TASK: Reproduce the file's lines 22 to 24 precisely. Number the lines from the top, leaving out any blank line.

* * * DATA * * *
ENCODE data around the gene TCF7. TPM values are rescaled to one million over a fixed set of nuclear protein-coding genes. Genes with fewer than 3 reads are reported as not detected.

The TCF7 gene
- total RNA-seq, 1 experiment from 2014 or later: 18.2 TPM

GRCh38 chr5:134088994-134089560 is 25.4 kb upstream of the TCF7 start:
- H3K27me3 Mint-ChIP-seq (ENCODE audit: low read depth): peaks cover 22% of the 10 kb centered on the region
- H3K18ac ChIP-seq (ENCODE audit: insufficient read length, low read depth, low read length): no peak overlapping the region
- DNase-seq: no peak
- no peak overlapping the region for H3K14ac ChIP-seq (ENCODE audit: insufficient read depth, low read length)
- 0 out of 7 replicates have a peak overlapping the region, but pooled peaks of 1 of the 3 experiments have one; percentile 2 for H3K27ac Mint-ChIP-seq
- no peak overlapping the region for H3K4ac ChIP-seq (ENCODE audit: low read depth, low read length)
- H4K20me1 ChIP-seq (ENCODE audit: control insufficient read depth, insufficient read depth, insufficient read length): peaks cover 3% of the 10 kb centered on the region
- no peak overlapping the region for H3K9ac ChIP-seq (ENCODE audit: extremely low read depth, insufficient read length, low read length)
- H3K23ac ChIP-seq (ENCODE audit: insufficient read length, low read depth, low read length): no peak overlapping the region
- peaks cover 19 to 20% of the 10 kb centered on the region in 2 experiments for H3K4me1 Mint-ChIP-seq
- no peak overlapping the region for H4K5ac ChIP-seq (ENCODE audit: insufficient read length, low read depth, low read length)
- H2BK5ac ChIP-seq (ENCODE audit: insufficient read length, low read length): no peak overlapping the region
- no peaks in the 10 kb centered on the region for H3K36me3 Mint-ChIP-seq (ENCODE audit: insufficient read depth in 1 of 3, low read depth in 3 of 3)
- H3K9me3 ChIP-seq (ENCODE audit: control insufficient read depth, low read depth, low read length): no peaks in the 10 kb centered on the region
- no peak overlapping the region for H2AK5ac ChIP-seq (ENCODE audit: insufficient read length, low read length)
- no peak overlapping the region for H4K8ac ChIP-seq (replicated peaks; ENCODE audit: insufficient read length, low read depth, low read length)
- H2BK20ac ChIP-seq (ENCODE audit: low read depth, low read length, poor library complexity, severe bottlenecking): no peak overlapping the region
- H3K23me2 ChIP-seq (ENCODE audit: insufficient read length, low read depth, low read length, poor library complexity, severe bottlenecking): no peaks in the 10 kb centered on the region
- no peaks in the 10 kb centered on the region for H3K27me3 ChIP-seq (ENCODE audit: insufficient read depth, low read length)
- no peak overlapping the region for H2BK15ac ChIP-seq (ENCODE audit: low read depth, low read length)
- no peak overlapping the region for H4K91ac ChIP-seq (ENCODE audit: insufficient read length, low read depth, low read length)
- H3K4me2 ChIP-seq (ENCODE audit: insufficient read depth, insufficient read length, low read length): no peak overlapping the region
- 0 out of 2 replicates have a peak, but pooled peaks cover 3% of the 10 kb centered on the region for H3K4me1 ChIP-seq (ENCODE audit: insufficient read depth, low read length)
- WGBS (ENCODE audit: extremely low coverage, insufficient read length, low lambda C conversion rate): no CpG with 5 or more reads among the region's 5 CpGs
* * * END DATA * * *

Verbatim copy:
- H3K23me2 ChIP-seq (ENCODE audit: insufficient read length, low read depth, low read length, poor library complexity, severe bottlenecking): no peaks in the 10 kb centered on the region
- no peaks in the 10 kb centered on the region for H3K27me3 ChIP-seq (ENCODE audit: insufficient read depth, low read length)
- no peak overlapping the region for H2BK15ac ChIP-seq (ENCODE audit: low read depth, low read length)